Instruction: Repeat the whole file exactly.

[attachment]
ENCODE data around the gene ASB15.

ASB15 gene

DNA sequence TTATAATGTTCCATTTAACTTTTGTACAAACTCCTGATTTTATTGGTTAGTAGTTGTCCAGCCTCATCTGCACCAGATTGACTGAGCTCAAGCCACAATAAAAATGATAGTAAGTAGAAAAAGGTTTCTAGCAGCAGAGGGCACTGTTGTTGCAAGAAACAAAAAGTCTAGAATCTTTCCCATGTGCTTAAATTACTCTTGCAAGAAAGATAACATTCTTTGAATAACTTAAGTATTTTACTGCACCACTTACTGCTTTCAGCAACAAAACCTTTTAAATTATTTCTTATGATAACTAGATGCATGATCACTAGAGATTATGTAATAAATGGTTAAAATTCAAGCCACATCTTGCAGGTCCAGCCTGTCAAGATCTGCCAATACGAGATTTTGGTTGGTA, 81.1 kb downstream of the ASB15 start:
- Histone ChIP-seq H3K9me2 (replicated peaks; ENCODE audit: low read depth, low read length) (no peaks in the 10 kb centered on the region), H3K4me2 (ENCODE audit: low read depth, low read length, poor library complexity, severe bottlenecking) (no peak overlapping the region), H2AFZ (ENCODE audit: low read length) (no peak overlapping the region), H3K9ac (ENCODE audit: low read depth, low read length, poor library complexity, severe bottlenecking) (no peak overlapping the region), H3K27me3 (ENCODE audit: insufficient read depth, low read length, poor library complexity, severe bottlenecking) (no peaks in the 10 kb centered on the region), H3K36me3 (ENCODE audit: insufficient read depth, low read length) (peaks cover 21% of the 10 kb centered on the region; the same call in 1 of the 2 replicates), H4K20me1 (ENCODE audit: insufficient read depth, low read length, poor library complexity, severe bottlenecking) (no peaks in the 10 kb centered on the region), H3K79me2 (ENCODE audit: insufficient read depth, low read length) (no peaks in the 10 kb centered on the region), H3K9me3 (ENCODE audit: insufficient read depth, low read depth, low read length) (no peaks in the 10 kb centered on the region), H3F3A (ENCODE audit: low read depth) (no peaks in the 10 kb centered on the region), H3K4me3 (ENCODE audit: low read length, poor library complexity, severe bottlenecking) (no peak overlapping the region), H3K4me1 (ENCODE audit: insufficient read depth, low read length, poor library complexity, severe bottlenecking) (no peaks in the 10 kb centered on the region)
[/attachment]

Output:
ENCODE data around the gene ASB15.

ASB15 gene

DNA sequence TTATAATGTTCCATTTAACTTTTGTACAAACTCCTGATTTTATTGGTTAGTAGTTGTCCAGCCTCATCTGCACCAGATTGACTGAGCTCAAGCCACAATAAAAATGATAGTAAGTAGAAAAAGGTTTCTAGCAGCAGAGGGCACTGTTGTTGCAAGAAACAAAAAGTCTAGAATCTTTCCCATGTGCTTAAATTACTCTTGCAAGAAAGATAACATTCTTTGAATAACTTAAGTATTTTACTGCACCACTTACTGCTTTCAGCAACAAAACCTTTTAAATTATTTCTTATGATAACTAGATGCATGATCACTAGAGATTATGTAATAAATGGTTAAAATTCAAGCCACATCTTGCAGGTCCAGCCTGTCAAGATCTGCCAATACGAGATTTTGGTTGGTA, 81.1 kb downstream of the ASB15 start:
- Histone ChIP-seq H3K9me2 (replicated peaks; ENCODE audit: low read depth, low read length) (no peaks in the 10 kb centered on the region), H3K4me2 (ENCODE audit: low read depth, low read length, poor library complexity, severe bottlenecking) (no peak overlapping the region), H2AFZ (ENCODE audit: low read length) (no peak overlapping the region), H3K9ac (ENCODE audit: low read depth, low read length, poor library complexity, severe bottlenecking) (no peak overlapping the region), H3K27me3 (ENCODE audit: insufficient read depth, low read length, poor library complexity, severe bottlenecking) (no peaks in the 10 kb centered on the region), H3K36me3 (ENCODE audit: insufficient read depth, low read length) (peaks cover 21% of the 10 kb centered on the region; the same call in 1 of the 2 replicates), H4K20me1 (ENCODE audit: insufficient read depth, low read length, poor library complexity, severe bottlenecking) (no peaks in the 10 kb centered on the region), H3K79me2 (ENCODE audit: insufficient read depth, low read length) (no peaks in the 10 kb centered on the region), H3K9me3 (ENCODE audit: insufficient read depth, low read depth, low read length) (no peaks in the 10 kb centered on the region), H3F3A (ENCODE audit: low read depth) (no peaks in the 10 kb centered on the region), H3K4me3 (ENCODE audit: low read length, poor library complexity, severe bottlenecking) (no peak overlapping the region), H3K4me1 (ENCODE audit: insufficient read depth, low read length, poor library complexity, severe bottlenecking) (no peaks in the 10 kb centered on the region)